Harry Potter is casting a spell over Melbourne anew, as well it deserves to.
How fitting, I say, as speculation mounts about expanding the eight film Potter series.
As the saying goes, there is a lot of love in the room for this production at the Princess Theatre.
Photos by Evan Zimmerman and Matthew Murphy
You can readily follow the narrative, even with only a passing knowledge of the Potter universe.
Mind you, I dare say the greater your understanding of the books and movies, the more you will appreciate what is on offer.
And I’m here to tell you it is extensive.
The story starts 19 years after the events of the 2007 novel Harry Potter and the Deathly Hallows.
It moves along at pace and primarily centres around the sons of two original Harry Potter characters that have locked horns since they were kids.
I speak of the offspring of Harry Potter and Draco Malfoy.
Albus Severus Potter is a decidedly different cat to Harry and is forever living under his father’s giant shadow.
For his part, Harry wants to connect with Albus, but try as he does simply can’t seem to find common ground.
Draco, too, struggles for connection with his son, Scorpius, who is chuffed that Harry Potter’s child would even talk to him, let alone befriend him on the train to Hogwarts School of Witchcraft and Wizardry on their first day together.
To the shock, amazement and ridicule of his fellow students, Albus, like Scorpius, is assigned to the house of Slytherin, that traditionally associated with the Dark Arts, not Gryffindor, which is a Potter stronghold.
Beyond that, evil sorcerer Lord Voldemort’s dark forces are gathering momentum.
Harry, now Head of the Department of Magical Law Enforcement at the Ministry of Magic, and Hermione Grainger, the Minister of Magic, have their hands full dealing with that.
Still, Albus and Scorpius’ wellbeing remain a priority for Harry and his wife Ginny Weasley, and Scorpius’ dad Draco, notwithstanding any barriers that stand in the fathers’ and their sons’ way.
Albus and Scorpius get themselves into a heap of trouble trying to rewrite the past using a Time-Turner, and, in so doing, upset the equilibrium of the world into which they were born.
The special effects are an undoubted highlight of Harry Potter and the Cursed Child and there are so many – from a simple “lit up” nose at the start to ghostly apparitions at the end of Part l that reappear in Part II.
Fire is a constant thread, as are “magical” appearances, disappearances and reappearances, along with secret panels and “surprises” in the body of the theatre.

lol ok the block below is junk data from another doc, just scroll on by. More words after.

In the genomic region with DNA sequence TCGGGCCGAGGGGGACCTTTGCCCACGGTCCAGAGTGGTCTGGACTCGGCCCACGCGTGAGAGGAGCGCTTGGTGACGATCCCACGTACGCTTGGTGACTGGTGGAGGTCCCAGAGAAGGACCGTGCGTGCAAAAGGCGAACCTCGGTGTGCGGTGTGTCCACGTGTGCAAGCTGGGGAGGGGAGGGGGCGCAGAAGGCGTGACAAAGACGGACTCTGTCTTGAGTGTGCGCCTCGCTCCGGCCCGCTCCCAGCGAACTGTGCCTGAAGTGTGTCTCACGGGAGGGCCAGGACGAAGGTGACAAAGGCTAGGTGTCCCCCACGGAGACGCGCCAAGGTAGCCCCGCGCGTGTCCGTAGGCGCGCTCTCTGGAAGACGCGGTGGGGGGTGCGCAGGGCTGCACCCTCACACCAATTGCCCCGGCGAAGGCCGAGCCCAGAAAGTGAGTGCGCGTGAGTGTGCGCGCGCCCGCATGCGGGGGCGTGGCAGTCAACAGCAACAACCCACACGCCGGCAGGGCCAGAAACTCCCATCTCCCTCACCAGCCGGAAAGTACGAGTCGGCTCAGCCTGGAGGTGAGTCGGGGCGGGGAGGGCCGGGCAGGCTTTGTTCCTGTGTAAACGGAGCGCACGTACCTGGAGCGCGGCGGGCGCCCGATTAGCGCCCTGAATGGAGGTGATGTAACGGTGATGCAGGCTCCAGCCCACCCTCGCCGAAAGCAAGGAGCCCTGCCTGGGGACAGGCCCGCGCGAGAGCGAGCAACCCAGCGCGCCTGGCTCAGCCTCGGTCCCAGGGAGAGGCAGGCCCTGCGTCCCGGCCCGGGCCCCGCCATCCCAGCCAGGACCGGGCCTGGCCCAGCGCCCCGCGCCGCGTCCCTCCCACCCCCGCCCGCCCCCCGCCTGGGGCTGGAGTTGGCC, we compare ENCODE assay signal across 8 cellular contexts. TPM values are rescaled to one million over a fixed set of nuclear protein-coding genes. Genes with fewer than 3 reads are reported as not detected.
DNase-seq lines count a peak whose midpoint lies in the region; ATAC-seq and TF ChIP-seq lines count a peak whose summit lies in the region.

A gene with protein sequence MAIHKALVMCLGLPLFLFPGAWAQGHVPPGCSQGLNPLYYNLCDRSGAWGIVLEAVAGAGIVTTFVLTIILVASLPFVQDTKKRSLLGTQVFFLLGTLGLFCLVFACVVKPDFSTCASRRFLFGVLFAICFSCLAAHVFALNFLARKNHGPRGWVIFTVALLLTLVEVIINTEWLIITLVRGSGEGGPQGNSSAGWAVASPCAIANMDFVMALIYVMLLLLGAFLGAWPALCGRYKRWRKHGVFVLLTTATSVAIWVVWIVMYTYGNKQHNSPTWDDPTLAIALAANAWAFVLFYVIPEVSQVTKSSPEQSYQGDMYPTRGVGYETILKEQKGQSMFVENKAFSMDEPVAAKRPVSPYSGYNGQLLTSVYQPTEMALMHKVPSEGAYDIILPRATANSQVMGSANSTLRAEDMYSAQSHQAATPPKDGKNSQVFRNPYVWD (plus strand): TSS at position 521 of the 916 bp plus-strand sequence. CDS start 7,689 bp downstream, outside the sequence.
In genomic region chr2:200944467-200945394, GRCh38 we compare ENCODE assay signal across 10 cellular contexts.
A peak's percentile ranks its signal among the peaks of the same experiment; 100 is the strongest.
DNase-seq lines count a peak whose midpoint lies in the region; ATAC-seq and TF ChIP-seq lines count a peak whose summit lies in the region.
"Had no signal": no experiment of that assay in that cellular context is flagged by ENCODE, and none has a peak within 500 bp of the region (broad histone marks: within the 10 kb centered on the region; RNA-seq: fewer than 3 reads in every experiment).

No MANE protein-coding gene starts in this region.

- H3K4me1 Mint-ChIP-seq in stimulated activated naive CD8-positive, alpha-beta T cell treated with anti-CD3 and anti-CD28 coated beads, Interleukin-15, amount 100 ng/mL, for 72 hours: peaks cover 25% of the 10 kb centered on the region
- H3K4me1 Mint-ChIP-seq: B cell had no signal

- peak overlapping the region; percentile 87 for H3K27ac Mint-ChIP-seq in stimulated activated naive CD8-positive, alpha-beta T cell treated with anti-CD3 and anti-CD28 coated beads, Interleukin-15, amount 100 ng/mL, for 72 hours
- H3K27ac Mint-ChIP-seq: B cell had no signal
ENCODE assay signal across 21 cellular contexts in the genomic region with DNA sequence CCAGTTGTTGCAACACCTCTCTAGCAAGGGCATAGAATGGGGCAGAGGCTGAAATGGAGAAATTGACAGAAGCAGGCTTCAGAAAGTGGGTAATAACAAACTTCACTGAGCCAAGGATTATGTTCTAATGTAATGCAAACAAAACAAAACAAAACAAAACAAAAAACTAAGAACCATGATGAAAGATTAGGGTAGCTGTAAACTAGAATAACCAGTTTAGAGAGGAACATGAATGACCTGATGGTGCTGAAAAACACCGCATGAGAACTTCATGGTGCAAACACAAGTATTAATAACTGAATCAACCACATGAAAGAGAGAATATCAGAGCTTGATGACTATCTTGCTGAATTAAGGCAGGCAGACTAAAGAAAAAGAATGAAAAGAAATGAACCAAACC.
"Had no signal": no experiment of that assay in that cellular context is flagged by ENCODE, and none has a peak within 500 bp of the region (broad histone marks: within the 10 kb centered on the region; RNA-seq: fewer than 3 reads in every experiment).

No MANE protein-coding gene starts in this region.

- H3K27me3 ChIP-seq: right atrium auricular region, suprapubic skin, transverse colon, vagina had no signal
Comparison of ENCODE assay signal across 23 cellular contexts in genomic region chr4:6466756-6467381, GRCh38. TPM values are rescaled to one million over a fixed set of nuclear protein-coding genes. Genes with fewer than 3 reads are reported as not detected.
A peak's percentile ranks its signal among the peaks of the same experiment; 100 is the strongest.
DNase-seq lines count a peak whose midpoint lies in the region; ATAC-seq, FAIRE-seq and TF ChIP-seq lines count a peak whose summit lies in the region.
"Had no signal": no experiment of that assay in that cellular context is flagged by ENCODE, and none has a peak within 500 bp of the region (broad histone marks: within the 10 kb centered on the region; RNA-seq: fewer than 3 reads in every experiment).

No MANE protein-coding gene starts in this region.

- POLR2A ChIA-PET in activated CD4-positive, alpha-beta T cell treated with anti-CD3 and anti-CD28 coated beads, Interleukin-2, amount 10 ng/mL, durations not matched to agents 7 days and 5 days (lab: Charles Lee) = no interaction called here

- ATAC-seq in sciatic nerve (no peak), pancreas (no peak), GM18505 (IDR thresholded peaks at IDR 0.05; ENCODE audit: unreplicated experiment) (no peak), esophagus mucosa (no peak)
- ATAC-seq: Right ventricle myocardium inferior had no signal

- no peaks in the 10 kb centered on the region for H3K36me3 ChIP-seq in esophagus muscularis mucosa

That is not to forget the impressive way the creatives have orchestrated time travel, where you swear the set is shaking.
The illusions and magic consultant is Jamie Harisson.
Mood lighting by Neil Austin and, at times, tremor-like sound by Gareth Fry play a big part in bringing the story to life.
Harry Potter and the Cursed Child is magnificently choreographed (movement has been coordinated by Steven Hoggett).
There is a great deal going on most of the time, so a lot can go wrong.
But the performers are so well practiced and drilled that they make everything look natural and effortless.
Props (especially a couple of flights of “heavy set” stairs) are wheeled in and out in seconds.
Characters – and, on occasion, their suitcases – intersect fluidly and frequently.
No awkwardness, no collisions, no missing cues.
The costuming by Katrina Lindsay – especially the dark, elegant attire and black, flowing capes of the evil doers – add to the aura of dread that permeates the story arc.
I thought Christine Jones’ inventive set designs transported us to the Potterverse with ease.
The cast – particularly those doing the heavy lifting – deserves universal praise and acclamation.
Among the standout performers are those “gifted” some of the showiest roles.
I was impressed by the nuanced, self-deprecating performance of Nyx Calder as Scorpius Malfoy.
Tom Wren makes an immediate impact as his father, the no nonsense Draco, carrying a stern visage throughout.
It’s a joyful, exuberant entrance for Gillian Cosgriff as Delphi Diggory, before her persona develops.
Also impactful is David Ross Paterson as the severe Hogwarts’ Potions Professor Serevus Snape, when he first appears opposite Scorpius Malfoy.
To much mirth, Jessica Vickers gives Moaning Myrtle a good working over in her limited time on stage and makes it count.
Debra Lawrance as Professor Minerva McGonagall, the headmistress at Hogwarts during Albus and Scorpius’ years, puts in an emotion-charged showing and is particularly impactful in the second act.
When I first saw Harry Potter and the Cursed Child two years ago, I saw Parts I and II on the same day.
This time I spread my excitement and joy over two consecutive nights.
Regardless of which combination you choose, the pleasure is immense.
It is a great show, brilliantly written by Jack Thorne from a story by J.K. Rowling, Thorne and John Tiffany, skilfully orchestrated and masterfully directed by Tiffany, which is well worth a second ... and a third look.
I loved it first time around and, if this is even possible, adored and embraced it even more with this second look.
Harry Potter and the Cursed Child is on at the Princess Theatre.